This was the first time I was shooting in snow. I was little worried since I didn’t have any prior experience in this aspect. But I quickly realized that it’s not such a tricky situation. You probably need to pump some light for the faces at times and that is about it. The most important point is to understand the sun path and plan your day accordingly. You also need to keep the change of weather in account. We tried to keep the lighting extremely minimal because of the practical difficulties of the locations. It was a physically challenging job.

For most of the outdoor work I used very few or almost no lights whereas for the indoor scenes in the film, I used a lot of fire and smaller lighting units. The flicker and warmth of the fire really helped in creating the right mood. We have used a lot of Mixed Lights for indoor sequences.

So would you say that the songs in the film have been treated differently in terms of the look and feel?

Yes. Some of the songs have been treated differently from the film. There is a song that happens in Manali that was shot in the same manner that I shot the scenes there. But the song inside the Pub has been treated differently to introduce a certain amount of gloss that you need to have for a peppy number. Another song was shot on stage where a group headed by Athiya is performing. That song needed a much advanced treatment and lighting design. We had to convey a lot through the choreography, design of the texture and colour of light and shadow.

READ: SALMAN SIR HAS A TERRIFIC MUSIC SENSE

On location

On location

How much of VFX does the film employ? The blast that’s shown in the trailer was it real or created via CG?

We actually got the blast done while shooting but enhanced it slightly during Post. There is some wire removal in the action sequences. Also we shot some portions in Romania but had to convey it as Paris so we did some background changes in Post.

While shooting in Manali, we got snow in some action sequences and didn’t get snow in others. So we had to digitally add snow. Also the bridge we shot in Manali had to be broken via VFX. Except for these minor things there wasn’t much of VFX work in the film.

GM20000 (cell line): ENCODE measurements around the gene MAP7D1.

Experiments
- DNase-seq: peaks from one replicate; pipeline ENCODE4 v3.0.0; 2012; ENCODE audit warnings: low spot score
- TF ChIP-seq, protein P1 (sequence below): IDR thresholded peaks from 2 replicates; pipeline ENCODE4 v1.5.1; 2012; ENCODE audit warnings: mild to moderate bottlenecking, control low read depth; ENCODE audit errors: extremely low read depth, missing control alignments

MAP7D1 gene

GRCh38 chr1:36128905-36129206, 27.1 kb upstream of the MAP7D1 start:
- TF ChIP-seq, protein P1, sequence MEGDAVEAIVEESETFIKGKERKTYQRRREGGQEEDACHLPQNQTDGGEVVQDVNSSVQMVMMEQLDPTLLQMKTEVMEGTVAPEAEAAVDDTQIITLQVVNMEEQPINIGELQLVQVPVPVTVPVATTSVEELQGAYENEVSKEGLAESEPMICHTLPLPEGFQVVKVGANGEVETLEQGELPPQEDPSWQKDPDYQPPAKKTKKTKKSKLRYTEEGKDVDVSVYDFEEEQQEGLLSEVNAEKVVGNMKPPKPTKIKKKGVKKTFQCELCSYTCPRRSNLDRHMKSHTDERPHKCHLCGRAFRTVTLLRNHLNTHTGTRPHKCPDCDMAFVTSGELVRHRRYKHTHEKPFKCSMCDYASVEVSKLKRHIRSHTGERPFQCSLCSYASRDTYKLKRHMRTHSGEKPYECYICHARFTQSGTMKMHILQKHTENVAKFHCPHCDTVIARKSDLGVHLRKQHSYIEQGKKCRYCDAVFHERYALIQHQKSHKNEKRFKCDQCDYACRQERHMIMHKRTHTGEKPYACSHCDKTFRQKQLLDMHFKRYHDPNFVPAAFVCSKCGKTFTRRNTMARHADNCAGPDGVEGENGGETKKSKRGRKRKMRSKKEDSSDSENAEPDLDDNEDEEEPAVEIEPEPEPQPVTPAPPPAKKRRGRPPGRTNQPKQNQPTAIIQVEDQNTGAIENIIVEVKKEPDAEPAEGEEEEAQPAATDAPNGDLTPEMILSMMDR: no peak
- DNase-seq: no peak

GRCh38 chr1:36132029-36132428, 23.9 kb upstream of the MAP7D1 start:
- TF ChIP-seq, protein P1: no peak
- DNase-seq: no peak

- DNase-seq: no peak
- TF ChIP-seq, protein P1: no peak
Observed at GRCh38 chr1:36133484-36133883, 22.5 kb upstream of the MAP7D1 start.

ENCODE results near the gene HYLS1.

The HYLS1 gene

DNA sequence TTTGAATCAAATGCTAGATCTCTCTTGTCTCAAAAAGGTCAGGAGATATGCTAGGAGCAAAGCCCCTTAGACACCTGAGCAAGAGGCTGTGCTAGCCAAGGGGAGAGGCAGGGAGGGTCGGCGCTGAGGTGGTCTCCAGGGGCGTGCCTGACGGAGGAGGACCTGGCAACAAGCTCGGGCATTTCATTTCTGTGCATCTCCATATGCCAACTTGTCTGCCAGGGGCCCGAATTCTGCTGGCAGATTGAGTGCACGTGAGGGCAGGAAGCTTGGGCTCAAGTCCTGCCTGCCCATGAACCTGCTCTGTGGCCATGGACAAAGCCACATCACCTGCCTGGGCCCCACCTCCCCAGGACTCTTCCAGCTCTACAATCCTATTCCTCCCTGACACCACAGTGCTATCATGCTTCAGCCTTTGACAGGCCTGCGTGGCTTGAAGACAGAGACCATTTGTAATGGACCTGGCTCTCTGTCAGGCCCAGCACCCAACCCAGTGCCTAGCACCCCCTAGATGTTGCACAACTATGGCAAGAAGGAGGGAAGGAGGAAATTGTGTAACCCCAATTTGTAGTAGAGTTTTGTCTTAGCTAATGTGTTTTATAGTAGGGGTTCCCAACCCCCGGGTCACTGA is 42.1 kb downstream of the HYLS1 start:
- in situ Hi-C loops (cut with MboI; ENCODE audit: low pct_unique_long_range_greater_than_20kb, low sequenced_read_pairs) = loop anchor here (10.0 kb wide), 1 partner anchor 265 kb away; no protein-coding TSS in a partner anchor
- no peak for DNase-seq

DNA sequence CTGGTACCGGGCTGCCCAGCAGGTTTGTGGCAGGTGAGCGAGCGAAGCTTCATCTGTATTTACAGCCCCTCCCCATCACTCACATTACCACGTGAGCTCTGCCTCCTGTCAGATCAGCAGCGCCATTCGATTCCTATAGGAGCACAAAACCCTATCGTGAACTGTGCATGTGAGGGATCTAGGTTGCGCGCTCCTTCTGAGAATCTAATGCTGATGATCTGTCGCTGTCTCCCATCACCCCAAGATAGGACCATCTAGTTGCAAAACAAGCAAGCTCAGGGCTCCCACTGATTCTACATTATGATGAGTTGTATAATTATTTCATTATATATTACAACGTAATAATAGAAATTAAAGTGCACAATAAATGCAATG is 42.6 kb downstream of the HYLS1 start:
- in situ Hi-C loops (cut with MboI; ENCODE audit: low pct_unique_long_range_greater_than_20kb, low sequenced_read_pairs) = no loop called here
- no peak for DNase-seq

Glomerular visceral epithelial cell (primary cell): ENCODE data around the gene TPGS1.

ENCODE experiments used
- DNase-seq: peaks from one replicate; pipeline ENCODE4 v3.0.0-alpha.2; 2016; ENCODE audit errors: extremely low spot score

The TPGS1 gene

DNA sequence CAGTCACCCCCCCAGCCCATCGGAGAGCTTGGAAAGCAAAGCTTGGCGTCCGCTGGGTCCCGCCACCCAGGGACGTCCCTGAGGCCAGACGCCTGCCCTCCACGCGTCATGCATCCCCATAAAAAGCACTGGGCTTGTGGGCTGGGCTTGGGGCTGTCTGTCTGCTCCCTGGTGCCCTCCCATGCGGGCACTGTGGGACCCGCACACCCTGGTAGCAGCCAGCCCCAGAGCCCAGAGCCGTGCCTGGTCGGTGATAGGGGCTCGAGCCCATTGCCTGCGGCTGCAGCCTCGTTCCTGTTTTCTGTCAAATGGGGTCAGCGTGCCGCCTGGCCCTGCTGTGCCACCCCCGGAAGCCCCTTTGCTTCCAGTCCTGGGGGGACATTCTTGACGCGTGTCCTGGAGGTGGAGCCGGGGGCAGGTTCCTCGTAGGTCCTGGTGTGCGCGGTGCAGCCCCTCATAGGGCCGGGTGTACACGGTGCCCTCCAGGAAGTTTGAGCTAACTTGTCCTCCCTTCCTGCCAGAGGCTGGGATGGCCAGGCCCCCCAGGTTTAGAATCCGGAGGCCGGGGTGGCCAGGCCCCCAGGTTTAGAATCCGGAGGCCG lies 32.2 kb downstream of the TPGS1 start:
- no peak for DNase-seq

What are the challenges of shooting an action film?

Time…fighting the timeline is the biggest challenge. Also the biggest learning is, if you wish to make an action film that you’ll be proud of, you need to plan. You can only achieve quality by planning to the T.

READ: IN THE MOOD FOR ACTION? TAKE A LOOK AT PANDOLIN’S TOP 10 ACTION FILMS

How long did the shoot take?

We shot for around 66 days but that’s the technical part of it. A lot more time and effort goes into a film.

Please tell us about your team for Hero.

Sunny Singh from Prime Focus was my Colorist. We have worked together on my previous films too. He is an aesthetically sound colorist who is always there to make your film look the best. My associate, Soumik Mukherjee is an exceptionally talented guy. Jishnu and Anwar, my seconds, Pradeep, my gaffer and Bharat, my focus puller, were outstanding.

Photo Courtesy: Emmay Entertainment

Summary
OUR AIM WAS TO MAINTAIN A BALANCE BETWEEN GRIT & GLAMOUR IN HERO
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OUR AIM WAS TO MAINTAIN A BALANCE BETWEEN GRIT & GLAMOUR IN HERO
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Cinematographer Tushar Kanti Ray shares the experience of shooting the romantic action drama, the making of the action sequences in Hero and more.